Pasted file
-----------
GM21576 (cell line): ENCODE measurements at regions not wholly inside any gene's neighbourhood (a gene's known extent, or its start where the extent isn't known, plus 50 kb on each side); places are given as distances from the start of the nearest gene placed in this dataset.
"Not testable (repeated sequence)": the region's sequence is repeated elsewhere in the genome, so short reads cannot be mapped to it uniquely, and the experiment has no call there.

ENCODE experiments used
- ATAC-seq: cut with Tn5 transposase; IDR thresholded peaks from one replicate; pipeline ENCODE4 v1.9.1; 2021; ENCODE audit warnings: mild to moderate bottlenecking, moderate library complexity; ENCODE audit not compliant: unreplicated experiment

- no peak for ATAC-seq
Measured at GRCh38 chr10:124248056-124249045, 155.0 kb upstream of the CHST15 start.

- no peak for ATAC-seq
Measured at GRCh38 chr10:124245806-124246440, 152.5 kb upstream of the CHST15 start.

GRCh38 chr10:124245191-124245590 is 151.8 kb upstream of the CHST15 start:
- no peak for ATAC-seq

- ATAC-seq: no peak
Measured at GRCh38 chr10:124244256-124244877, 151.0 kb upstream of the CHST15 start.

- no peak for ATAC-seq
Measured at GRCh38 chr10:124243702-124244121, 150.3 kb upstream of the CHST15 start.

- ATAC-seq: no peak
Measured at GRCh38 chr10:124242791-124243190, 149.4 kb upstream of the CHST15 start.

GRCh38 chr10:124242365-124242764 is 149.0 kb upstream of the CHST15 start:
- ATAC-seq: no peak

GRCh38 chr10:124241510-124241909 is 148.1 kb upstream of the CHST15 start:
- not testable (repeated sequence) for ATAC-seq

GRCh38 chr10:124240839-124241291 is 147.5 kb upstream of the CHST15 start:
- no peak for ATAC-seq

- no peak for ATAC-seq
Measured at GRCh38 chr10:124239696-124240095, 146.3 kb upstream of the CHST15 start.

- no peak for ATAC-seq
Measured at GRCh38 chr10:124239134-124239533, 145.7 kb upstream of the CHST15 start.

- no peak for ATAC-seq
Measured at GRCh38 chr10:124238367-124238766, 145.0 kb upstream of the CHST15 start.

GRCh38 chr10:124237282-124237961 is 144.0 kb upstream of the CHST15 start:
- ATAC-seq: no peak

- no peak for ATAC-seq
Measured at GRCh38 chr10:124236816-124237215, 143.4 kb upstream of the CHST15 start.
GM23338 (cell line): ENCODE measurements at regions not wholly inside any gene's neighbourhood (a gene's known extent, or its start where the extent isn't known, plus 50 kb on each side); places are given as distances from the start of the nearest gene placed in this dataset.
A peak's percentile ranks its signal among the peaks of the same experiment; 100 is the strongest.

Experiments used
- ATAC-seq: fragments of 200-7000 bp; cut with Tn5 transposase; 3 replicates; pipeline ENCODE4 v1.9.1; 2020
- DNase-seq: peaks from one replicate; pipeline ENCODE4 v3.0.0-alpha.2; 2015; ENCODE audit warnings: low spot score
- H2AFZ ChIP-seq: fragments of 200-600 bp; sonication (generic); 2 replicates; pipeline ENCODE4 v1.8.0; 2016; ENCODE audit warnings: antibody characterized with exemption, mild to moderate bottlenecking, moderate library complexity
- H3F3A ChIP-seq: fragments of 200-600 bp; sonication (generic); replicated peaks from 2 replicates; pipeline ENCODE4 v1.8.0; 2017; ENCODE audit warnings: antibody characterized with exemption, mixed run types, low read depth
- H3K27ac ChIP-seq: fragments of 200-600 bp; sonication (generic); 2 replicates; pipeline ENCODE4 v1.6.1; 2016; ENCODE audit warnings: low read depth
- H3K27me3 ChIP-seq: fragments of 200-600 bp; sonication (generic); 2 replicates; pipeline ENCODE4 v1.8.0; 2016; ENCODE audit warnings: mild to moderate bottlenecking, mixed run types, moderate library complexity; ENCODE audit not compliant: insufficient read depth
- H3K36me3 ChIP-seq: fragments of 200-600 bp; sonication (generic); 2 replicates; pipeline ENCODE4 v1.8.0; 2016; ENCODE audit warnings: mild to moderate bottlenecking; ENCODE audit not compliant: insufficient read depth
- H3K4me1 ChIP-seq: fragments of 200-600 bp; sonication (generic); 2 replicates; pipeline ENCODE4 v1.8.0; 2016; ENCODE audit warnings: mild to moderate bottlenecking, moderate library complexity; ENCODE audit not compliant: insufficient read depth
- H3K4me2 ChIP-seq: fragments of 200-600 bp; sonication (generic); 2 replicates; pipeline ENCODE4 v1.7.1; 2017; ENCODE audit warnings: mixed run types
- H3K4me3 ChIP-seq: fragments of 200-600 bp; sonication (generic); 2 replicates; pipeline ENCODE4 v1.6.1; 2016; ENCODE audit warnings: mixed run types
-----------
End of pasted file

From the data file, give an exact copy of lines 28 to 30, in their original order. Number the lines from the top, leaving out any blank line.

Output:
Measured at GRCh38 chr10:124238367-124238766, 145.0 kb upstream of the CHST15 start.

GRCh38 chr10:124237282-124237961 is 144.0 kb upstream of the CHST15 start:
- ATAC-seq: no peak